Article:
In a corner of their Mexico City office, activists from Catholics for the Right to Decide keep an image of the Virgin Mary close to a green scarf that reads: “Mary was consulted to be mother of God.”

For these Catholic women, prayer does not conflict with their fight for abortion access nor does their devotion to Our Lady of Guadalupe prevent them from supporting LGBTQ+ rights.

“You might think that one cannot be a feminist and a Catholic,” said activist Cinthya Ramírez. “But being women of faith does not mean that we oppose progressivity, human rights or sexual diversity.”

The organization was founded in 1994 by theologians and activists following in the footsteps of Catholics for Choice in the United States. Now present in 10 Latin American countries, its members denounce the invisibility of women in some religious environments and advocate for the reinterpretation of sacred texts with a feminist perspective.

“Assuming our right to decide and dissent with the ecclesiastic hierarchy allows us, as Catholics who embrace our faith, to make decisions in freedom and choose our own life project,” said activist Maribel Luna.

Believing the Virgin Mary made a choice to be a mother instead of just obediently fulfilling an archangel’s request is unusual in Mexico, where conservatives frequently dress in light blue to protest against the decriminalization of abortion.

The Catholic archbishop of Mexico City, Carlos Aguiar Retes, advocated for an anti-abortion presidential candidate months ago and religious groups are used to praying outside abortion clinics, using Catholic symbols to strengthen their message.

“May the Blessed Virgin intercede for all vulnerable lives and inspire us to be instruments of love and compassion,” the Mexican branch of 40 Days for Life published on Facebook recently.

To address the complexity of terminating a pregnancy in this context, Catholics for the Right to Decide created a spiritual accompaniment group. The team is led by theologians and faith leaders — among them, a Presbyterian and a Lutheran pastor — who listen and comfort women who struggle to reconcile their faith with their decision to get an abortion.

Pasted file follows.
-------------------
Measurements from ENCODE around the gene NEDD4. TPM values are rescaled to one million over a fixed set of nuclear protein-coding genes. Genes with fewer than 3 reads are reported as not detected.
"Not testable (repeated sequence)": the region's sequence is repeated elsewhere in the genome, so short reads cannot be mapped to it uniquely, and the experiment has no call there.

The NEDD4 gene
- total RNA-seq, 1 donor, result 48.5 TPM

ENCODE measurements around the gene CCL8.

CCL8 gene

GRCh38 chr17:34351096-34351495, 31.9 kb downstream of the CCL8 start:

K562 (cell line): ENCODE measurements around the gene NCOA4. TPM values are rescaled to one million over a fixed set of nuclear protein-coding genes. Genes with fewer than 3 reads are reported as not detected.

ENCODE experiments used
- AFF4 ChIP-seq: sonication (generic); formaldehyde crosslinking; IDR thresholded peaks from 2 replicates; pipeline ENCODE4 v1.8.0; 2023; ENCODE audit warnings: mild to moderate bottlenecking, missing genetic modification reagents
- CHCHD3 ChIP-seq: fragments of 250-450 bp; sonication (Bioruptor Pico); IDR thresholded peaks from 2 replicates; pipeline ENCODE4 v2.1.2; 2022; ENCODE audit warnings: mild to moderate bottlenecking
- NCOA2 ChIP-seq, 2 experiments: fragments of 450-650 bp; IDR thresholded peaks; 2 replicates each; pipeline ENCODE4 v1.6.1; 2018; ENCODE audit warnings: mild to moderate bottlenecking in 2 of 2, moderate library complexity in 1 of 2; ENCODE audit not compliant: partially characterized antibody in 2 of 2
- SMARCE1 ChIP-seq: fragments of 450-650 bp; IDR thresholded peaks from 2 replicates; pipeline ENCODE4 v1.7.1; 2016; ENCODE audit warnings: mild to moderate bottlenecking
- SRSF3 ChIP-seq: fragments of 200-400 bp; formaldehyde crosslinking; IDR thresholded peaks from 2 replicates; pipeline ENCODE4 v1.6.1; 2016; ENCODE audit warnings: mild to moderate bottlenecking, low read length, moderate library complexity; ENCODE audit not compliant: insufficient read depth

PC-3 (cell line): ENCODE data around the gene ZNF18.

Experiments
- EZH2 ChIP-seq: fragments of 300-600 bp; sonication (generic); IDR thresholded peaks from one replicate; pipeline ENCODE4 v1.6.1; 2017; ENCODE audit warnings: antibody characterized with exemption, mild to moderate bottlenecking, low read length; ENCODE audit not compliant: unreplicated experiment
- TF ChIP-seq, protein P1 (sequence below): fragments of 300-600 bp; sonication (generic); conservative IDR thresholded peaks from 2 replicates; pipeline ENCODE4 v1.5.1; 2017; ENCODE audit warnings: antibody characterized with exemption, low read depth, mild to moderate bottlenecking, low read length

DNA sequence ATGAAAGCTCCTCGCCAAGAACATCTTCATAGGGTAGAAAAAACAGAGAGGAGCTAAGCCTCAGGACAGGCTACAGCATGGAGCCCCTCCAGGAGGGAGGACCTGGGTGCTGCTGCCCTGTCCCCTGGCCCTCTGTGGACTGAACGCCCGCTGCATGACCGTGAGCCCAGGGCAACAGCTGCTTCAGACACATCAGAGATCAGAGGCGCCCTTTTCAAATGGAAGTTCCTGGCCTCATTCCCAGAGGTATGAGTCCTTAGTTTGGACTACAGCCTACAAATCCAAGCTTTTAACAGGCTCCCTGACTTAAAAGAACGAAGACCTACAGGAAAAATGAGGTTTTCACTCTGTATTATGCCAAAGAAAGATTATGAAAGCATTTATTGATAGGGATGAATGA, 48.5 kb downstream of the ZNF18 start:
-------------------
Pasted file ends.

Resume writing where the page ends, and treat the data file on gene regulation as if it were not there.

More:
“We created a guide with a biblical and theological foundation, but it also has a sense of freedom,” said the Rev. Rebeca Montemayor, a Baptist pastor who is part of the group.

Most women make contact by phone or social media. Some communicate shortly after having an abortion, or when trying to decide whether to have one. Others contact the organization after decades of feeling overwhelmed with guilt.

“I have encountered women who have drawn this out for 30 years,” said the Rev. Julián Cruzalta, a Dominican friar and one of the founders of Catholics for the Right to Decide.

“They have never felt free,” Cruzalta said. “It is very difficult to remove years of guilt, to watch their anguished eyes.”

The group keeps the women’s identity anonymous, but its members discuss their general impressions to update their strategies and understand Mexico’s social context.

According to Montemayor and Cruzalta, many of the women who contact them feel tormented with remorse and doubt. “Did I commit murder? Will I go to hell?” they ask. Others think that not only them, but their families, will be condemned.

“It can take up several sessions for them to forgive themselves,” Cruzalta said.

As part of the spiritual healing process, some faith leaders ask the women to review booklets on guilt and reinterpret biblical texts. Meditations and healing rituals are encouraged too.

“I ask them to write in a notebook who they were. Not who they are now, but who they were when they made the decision,” Cruzalta said. “We judge ourselves from the present, but it helps to go back, to understand that they did the best they could.”

Outside the spiritual accompaniment group, Catholics for the Right to Decide offers lectures in universities during sexuality fairs, provides training for medical personnel — who frequently claim conscientious objection to avoid performing legal abortions — and produces ” Catolicadas,” an animated series that addresses religious themes.

People sometimes provide feedback, Ramírez said, and their words fill their hearts.

According to the activist, there was once a young man from the LGBTQ+ community who approached them and said that through a new reading of the Bible he could finally accept his own identity without feeling remorse. On another occasion, a woman who had an abortion and received spiritual accompaniment said that she was able to take communion again and sleep in peace for the first time in years.

“In the midst of so much violence, we want to bring together communities from different faiths to have a common understanding,” Montemayor said. “You can assume your faith in freedom, and regardless of your religion, someone will always be there to accompany you.”

María Teresa Hernández

Associated Press


Eduardo Verdugo (AP)